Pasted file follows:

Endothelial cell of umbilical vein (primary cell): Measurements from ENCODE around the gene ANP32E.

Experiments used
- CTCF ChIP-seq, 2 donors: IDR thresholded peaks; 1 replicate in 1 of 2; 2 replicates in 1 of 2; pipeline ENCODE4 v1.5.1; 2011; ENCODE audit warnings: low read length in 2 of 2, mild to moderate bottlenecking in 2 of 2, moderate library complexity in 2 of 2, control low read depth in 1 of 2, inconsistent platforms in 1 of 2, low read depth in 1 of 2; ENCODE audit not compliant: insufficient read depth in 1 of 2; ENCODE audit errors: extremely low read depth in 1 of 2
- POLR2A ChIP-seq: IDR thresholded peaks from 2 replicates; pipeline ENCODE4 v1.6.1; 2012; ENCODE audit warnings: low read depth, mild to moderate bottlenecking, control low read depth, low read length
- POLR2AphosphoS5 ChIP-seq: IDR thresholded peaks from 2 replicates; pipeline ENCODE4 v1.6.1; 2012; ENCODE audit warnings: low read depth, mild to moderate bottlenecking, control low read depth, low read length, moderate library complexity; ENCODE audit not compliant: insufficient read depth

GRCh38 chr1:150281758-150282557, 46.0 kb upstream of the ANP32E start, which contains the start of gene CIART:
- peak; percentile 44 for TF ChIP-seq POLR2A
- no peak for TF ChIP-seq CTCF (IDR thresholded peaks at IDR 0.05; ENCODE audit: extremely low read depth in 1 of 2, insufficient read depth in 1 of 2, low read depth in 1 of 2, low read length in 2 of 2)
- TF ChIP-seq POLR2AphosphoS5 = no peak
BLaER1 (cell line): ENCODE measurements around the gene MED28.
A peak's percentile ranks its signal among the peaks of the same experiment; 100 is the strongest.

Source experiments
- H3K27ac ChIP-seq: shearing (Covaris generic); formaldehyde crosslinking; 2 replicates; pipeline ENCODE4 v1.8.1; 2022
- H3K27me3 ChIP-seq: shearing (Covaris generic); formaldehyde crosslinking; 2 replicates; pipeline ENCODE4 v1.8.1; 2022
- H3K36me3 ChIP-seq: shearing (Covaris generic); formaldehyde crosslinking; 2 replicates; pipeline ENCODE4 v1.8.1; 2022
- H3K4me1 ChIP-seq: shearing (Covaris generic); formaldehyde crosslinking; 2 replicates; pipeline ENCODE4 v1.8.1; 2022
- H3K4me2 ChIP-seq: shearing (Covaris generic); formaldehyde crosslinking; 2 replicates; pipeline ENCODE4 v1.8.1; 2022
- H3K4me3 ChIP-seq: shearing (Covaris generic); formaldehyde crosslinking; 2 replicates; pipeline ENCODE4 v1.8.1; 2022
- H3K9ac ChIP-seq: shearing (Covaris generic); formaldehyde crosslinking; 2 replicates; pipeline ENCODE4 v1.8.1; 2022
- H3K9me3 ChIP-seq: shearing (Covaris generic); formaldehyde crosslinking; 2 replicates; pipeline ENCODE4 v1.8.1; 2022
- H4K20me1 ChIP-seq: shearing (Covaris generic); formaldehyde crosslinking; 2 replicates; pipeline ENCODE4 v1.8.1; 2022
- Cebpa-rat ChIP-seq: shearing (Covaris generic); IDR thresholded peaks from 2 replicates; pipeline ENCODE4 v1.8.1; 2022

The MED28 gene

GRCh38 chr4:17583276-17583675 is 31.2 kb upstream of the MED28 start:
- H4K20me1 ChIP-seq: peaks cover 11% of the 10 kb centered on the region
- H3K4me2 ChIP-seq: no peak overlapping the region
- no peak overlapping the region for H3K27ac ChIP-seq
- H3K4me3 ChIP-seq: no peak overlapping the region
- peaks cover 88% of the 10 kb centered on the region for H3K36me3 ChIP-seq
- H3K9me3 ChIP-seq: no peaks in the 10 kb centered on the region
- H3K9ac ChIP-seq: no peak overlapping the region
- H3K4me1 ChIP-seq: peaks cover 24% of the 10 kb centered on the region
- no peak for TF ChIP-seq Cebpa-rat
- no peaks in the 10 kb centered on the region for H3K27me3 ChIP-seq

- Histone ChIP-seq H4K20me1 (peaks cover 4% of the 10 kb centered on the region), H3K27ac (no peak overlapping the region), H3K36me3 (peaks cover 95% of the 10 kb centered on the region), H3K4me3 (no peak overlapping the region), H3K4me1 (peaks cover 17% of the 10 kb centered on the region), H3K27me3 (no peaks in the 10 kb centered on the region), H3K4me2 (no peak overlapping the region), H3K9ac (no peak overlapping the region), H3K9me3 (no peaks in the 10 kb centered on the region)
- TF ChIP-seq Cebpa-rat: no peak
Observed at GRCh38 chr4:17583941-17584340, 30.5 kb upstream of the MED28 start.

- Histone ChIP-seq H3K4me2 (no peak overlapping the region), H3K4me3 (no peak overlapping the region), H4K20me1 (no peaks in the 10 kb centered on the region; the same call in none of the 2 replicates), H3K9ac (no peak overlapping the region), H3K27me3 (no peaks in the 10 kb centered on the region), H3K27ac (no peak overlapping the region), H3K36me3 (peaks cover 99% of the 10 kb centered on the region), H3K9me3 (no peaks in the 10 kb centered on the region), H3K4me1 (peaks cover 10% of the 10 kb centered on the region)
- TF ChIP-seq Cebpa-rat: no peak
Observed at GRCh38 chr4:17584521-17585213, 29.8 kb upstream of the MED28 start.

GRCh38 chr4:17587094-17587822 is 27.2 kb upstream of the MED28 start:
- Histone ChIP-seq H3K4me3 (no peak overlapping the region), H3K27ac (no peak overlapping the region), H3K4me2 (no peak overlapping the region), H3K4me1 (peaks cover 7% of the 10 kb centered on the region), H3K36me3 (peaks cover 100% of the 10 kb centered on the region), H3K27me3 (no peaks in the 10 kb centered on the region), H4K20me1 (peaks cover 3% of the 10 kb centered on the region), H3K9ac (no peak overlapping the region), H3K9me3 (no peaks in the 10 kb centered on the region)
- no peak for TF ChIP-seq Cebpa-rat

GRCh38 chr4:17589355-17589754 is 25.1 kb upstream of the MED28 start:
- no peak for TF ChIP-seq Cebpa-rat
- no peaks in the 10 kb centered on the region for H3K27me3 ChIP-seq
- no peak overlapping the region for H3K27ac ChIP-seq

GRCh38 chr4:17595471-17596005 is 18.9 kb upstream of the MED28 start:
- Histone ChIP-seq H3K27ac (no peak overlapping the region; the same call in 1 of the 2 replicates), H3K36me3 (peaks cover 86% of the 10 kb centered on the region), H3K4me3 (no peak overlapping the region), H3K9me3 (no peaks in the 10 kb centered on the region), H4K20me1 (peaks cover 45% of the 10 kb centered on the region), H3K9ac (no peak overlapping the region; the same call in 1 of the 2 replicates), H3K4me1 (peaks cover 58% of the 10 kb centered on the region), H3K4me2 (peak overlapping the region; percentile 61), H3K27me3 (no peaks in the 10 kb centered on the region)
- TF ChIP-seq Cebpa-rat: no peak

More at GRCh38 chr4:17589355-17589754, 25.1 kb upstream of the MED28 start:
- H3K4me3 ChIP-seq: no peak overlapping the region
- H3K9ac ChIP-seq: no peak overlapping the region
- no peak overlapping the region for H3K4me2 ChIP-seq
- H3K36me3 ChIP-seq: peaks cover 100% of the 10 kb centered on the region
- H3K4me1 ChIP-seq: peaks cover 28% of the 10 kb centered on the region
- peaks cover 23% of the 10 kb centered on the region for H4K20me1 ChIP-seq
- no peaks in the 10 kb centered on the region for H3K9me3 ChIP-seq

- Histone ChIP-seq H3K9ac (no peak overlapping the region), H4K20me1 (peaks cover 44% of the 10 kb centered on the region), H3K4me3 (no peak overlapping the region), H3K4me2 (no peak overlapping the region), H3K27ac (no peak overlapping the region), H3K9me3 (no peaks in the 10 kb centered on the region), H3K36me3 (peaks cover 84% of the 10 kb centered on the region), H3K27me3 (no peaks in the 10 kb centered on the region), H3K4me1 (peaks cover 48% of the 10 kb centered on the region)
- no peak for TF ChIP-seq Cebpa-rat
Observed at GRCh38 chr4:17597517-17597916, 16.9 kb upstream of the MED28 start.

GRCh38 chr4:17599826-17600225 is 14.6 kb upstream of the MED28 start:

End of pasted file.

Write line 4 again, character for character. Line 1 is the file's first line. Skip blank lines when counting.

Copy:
- POLR2A ChIP-seq: IDR thresholded peaks from 2 replicates; pipeline ENCODE4 v1.6.1; 2012; ENCODE audit warnings: low read depth, mild to moderate bottlenecking, control low read depth, low read length